Main content

Title: William J. Stavely, Philadelphia to his Mother.
CollectionIrish Emigration Database
FileStavely, William J/28
SenderStavely, William J.
Sender Gendermale
Sender Occupationunknown
Sender Religionunknown
OriginPhiladelphia, Penn., USA
DestinationBelfast, N.Ireland
Recipient Genderfemale
SourceD 1835/27/3/28: Presented by Greer Hamilton and Gailey, Solicitors High Street, Ballymoney, Co. Antrim.
ArchiveThe Public Record Office, Northern Ireland.
Doc. No.9311136
Partial Date
Doc. TypeEMG
LogAction By Date Document added by C. McK. 05:11:199
Word Count434
Transcript574 Locust street
Philadelphia May 28 1898

My dear Mother,
It gave me such pleasure to receive your letter this
afternoon. The first return I can make is to answer it at
once. In Annies name accept our best thanks for your kind and
very unexpected remembrance of Annies Birthday which will be
on the third of June. As Ida makes all the childrens clothes
the money $5 [$500?] will give her a fine summer rig but of
that Ida will tell you later on as she [?] me to say she
will certainly write you at an early day. The children I am
glad to say are all now in very good health but I can say we
have but lately got through with another siege of sickness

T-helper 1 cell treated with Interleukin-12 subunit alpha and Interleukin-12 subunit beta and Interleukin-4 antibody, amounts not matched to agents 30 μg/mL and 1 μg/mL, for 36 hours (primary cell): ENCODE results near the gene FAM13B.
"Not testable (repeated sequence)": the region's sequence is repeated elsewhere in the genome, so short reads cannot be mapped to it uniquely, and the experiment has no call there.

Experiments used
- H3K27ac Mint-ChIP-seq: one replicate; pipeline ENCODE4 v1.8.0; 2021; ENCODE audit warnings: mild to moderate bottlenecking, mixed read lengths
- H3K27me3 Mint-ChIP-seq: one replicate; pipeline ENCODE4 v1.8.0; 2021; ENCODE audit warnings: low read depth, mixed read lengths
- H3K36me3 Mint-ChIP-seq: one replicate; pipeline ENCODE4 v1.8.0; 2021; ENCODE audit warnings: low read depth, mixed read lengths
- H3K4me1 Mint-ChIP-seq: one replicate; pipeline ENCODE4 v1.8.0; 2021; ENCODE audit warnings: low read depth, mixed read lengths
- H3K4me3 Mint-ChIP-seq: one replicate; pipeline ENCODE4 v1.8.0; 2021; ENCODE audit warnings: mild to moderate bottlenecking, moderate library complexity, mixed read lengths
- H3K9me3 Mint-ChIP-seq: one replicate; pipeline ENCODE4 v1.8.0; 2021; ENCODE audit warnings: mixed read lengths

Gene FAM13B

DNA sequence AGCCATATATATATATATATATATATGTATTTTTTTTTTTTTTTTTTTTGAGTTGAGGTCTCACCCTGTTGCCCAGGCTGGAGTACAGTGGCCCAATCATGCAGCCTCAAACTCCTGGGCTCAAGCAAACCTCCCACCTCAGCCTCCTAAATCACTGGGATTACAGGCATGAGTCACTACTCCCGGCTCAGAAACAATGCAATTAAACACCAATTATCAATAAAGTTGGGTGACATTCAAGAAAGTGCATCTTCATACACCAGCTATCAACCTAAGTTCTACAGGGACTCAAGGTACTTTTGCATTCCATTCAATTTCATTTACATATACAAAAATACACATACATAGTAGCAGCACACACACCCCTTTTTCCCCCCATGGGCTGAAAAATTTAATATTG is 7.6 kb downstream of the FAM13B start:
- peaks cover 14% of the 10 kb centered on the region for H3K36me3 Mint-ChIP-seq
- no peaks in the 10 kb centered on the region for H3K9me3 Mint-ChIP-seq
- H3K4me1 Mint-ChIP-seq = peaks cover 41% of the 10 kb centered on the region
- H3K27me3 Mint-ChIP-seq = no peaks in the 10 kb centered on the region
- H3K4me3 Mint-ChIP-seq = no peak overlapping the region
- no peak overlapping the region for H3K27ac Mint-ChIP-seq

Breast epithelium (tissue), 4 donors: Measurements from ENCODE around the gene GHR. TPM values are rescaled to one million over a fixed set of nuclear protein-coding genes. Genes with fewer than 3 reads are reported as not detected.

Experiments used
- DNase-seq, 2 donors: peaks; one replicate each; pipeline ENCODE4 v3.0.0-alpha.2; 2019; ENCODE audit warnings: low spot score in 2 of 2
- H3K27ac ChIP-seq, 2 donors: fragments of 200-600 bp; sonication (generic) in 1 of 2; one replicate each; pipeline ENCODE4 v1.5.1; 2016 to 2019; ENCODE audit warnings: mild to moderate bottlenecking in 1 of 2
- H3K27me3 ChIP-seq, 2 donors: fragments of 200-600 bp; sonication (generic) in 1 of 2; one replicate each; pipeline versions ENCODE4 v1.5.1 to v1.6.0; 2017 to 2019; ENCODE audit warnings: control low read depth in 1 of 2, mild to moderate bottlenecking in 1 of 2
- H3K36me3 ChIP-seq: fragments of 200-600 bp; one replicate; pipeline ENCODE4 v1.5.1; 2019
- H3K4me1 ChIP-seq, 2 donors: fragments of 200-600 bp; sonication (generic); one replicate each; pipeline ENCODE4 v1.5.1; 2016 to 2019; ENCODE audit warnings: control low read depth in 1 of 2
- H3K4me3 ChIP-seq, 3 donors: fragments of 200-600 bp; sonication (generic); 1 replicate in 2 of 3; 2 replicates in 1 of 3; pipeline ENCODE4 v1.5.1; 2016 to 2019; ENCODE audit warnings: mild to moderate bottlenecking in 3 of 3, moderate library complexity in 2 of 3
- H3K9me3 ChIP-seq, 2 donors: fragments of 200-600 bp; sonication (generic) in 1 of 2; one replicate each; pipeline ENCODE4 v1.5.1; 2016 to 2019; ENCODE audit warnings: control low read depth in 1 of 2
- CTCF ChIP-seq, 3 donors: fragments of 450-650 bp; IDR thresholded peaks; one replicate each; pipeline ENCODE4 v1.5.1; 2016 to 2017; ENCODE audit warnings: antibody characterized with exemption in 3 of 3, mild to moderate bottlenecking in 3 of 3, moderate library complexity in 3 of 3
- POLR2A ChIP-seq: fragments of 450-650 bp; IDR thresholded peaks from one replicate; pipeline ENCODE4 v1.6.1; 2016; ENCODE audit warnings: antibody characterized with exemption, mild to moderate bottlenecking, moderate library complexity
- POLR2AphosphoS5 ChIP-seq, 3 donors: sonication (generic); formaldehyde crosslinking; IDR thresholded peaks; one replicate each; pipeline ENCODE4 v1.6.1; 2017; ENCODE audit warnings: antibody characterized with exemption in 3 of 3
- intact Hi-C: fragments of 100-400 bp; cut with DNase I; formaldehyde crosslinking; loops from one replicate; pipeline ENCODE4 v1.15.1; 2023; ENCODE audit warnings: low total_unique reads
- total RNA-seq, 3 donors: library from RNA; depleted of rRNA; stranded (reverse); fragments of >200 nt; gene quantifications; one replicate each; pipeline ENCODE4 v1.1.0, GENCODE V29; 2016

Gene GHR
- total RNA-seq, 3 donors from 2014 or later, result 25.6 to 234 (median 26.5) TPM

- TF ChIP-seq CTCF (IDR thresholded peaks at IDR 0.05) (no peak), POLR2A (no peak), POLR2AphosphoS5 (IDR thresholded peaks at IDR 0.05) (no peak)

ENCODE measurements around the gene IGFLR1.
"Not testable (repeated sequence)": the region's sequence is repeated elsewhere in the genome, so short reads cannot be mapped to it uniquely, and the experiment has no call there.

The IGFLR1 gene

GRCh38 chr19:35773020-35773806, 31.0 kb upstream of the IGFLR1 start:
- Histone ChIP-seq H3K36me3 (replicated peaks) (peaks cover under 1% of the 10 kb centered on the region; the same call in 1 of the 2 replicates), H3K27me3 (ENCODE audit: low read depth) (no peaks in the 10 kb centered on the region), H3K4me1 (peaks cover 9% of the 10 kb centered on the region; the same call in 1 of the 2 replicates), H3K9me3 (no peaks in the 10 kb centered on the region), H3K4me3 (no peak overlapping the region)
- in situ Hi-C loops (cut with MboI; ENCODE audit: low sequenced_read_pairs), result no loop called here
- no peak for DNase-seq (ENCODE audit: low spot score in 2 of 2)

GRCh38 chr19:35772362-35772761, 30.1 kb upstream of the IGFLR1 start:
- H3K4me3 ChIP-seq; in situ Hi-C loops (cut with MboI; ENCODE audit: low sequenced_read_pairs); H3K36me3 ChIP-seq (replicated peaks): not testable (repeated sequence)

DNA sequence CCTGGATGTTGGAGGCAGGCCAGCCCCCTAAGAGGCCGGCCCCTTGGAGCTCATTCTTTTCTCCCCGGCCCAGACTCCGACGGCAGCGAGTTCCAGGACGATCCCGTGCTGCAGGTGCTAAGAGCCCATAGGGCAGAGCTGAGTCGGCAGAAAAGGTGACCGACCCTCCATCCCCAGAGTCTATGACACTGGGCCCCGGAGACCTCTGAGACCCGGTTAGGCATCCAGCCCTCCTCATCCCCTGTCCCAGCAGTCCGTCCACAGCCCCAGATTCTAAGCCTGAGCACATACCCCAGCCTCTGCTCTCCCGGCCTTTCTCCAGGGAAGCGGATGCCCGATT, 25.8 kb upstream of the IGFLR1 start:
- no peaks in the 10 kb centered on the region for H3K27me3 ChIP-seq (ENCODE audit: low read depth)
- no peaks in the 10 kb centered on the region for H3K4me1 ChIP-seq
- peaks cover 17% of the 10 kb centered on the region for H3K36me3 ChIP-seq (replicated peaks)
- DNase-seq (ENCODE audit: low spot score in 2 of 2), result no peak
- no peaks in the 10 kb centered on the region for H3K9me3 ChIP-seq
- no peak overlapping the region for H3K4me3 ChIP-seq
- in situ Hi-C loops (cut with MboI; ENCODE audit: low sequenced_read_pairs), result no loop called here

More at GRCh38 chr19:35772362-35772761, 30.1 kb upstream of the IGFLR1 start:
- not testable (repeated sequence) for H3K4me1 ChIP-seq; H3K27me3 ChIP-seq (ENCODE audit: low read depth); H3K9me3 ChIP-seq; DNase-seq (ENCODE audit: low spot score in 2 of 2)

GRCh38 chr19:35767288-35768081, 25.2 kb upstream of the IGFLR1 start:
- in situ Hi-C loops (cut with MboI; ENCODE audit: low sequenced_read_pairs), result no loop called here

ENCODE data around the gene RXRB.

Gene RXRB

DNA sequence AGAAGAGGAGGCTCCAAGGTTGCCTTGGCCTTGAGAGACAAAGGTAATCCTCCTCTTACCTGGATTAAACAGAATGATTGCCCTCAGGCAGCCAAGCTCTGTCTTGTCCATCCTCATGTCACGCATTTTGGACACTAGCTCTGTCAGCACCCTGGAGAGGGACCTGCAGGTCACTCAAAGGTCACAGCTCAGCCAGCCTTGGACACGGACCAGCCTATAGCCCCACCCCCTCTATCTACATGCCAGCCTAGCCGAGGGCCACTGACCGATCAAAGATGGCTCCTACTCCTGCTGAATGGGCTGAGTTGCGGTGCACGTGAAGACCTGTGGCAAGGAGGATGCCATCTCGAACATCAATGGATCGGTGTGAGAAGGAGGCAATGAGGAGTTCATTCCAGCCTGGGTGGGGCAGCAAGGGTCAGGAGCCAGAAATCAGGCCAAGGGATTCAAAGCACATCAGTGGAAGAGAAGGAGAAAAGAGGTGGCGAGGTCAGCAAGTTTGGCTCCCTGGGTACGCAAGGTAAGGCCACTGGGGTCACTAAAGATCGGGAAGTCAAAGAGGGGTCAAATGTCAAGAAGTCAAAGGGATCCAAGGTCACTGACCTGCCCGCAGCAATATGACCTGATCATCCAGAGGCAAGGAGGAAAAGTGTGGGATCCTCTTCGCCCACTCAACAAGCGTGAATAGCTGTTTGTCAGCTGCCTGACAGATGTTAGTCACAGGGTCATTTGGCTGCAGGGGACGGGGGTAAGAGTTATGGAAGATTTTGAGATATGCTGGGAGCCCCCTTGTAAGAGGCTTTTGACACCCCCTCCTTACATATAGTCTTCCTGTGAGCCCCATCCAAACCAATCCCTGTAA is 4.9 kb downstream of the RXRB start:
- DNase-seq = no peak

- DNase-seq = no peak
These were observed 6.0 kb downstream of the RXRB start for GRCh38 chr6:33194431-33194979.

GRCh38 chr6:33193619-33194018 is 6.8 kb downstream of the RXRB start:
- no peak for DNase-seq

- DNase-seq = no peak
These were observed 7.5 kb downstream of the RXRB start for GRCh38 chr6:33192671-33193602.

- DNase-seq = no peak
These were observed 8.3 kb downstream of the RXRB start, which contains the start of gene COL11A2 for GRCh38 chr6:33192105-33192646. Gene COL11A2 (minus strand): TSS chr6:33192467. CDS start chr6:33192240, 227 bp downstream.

among them Annie caught the measles at school and they all had
them even the baby who by the way grows a fine boy is now
cutting teeth and will soon be toddling around with the best.
Annie and Willie are daily attendants at Kindergarten so you
can juge [judge?] they are all getting along. I am glad to be
able to say on my own health keeps good some thing to be truly
thankful for as the wants of the flock are many and fully tax
ones energies but for so far none of them want for every thing
to make life comfortable. I suppose if Mr. Woodside is in
America I will have a call from him I shall be very glad to
see someone who has seen all so recently. I often wish I
could do so in person but the possibility of that seems to
yearly grow more remote that you are still among us while so
many of the old faces which I was familiar with have now
passed away is a matter of congratulation. I sincerely hope
the improvement which you [?] in your health continues and
that the summer sunshine will give you fresh vigor [vigour?]
and [?] many years in our midst.
The War excitement has already died out as far as any
damage we might receive from Spain is concerned. That Spain
can do us no direct harm and that it is only a matter of time
to we do them up is now the prevailing sentiment. If it was
not for the papers we would not know that there was such a
thing as war as far as local trade is concerned every thing
moves along in old [?]. With best wishes to all the
family circle and again thanking you for your gift.
I remain
Your attached Son
William J. Stavely.